Winter in the Northern Hemisphere came in like a lion and is on its way out like a lamb, it would seem. Early in the WSL Big Wave Tour season, back-to-back swells in the Atlantic and Pacific lit up Nazaré and Jaws like Christmas trees in the late fall. But, Mother Nature’s been less cooperative in delivering waves to California’s premier big wave spot, Maverick’s, the third stop for the men and second stop for the women on the BWT.
Late Wednesday, WSL Big Wave Tour Commissioner, Mike Parsons, followed up last week’s “Maverick’s update” with another, bleaker report.
“We have been closely monitoring the forecast models for Mavericks over the past week,” Parsons explained. “Unfortunately, the swells we were tracking for March 23 will not deliver up to the Big Wave Tour standards to run a full day of competition. Additionally, permit restrictions and the USAF Base blackout period on March 23 present logistical challenges for the event’s judging, as all operations would need to run from the water. We’ve discussed with the Big Wave athlete reps and they agree that this swell will not provide enough opportunities to run the full event. It is unlikely that we will have another swell before the season closes, but we will continue to monitor the conditions through March 31, the final day of the waiting period.”
The last bit of Parsons’ remarks all but admits defeat: “It is unlikely that we will have another swell before the season closes.”
Barring something crazy – which, with surf forecasting and modeling as sophisticated as it is these days appears unlikely – Keala Kennelly and Grant “Twiggy” Baker will be crowned BWT champs during the Big Wave Awards on May 2.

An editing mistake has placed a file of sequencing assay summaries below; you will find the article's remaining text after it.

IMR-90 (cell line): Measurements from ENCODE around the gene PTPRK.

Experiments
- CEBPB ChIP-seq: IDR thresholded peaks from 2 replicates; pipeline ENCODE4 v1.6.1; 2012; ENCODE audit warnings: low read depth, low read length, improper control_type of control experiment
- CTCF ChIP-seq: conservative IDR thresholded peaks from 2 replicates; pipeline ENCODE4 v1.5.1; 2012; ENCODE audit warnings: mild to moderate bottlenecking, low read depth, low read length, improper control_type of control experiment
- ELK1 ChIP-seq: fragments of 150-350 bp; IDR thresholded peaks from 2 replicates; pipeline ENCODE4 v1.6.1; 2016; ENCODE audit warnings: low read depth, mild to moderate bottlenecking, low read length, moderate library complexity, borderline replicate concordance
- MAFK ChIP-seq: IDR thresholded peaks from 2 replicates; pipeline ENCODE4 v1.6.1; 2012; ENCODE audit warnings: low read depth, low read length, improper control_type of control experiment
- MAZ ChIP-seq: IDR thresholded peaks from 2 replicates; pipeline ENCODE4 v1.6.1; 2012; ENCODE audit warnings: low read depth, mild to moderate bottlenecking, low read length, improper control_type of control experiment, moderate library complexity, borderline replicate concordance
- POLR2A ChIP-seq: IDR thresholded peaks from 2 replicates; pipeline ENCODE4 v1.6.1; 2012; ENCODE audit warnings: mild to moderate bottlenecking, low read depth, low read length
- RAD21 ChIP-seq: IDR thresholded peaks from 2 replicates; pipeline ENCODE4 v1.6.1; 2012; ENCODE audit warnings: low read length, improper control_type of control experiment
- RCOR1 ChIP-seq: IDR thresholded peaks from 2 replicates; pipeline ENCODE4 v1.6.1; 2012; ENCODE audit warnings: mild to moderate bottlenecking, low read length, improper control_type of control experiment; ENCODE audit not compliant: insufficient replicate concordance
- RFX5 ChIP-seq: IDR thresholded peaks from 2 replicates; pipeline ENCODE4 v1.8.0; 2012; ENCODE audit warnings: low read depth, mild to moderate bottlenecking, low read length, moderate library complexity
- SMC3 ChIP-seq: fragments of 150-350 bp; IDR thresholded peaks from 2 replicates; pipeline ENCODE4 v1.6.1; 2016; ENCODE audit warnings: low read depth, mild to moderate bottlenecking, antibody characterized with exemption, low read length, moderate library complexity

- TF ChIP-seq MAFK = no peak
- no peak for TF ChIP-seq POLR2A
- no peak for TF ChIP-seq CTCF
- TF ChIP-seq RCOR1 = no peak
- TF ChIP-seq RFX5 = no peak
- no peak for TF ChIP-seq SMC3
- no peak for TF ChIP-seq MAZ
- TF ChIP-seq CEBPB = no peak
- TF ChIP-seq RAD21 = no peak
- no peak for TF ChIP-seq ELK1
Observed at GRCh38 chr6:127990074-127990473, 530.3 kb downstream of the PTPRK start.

The World Surf League purchased the permit to run an event at Maverick’s from Cartel Management (the organizers behind the Titans of Mavericks contest) back in 2017 for a whopping $525,000. So far that investment has yielded zero returns as the League has been unable to run an event there in the two years since its purchase. According to our reporting, the WSL holds the rights until the 2020-21 winter season, that is, if it doesn’t sell them off before then.
The story of contest permitting at Maverick’s in recent years has been one mired in controversy while few contests have actually run. Even before the WSL took over the event, Cartel Management famously refused to hold a single heat featuring women until the Coastal Commission forced their hand. Cartel was also accused of defamation in a lawsuit that was later withdrawn. And in 2017, the company filed for bankruptcy as its principals were being sued by Red Bull for “breach of contract and unjust enrichment.” In the three years that Cartel was permitted to hold an event at Mav’s, the Titans contest ran only once in 2016.
Since the WSL took over, Maverick’s became a battleground for pay parity – an initiative the League ultimately rolled out across its multiple tours but refuses to admit Maverick’s spurred. And yet, the Maverick’s Challenge hasn’t run in the two years it’s been on the schedule for the men’s and women’s BWT.
So, with two years of WSL permit ownership down, no contests to speak of, and two more years to go, the question remains: what’s the future hold for a Maverick’s event? Will the WSL hold on and hope the North Pacific cooperates over the next two years or cut its losses and sell off the permit to the highest bidder at a fraction of what it originally paid? Who’s to say, but I imagine this very question will be the subject of many a WSL meeting in the coming months. We’ll keep you apprised of how things shake out.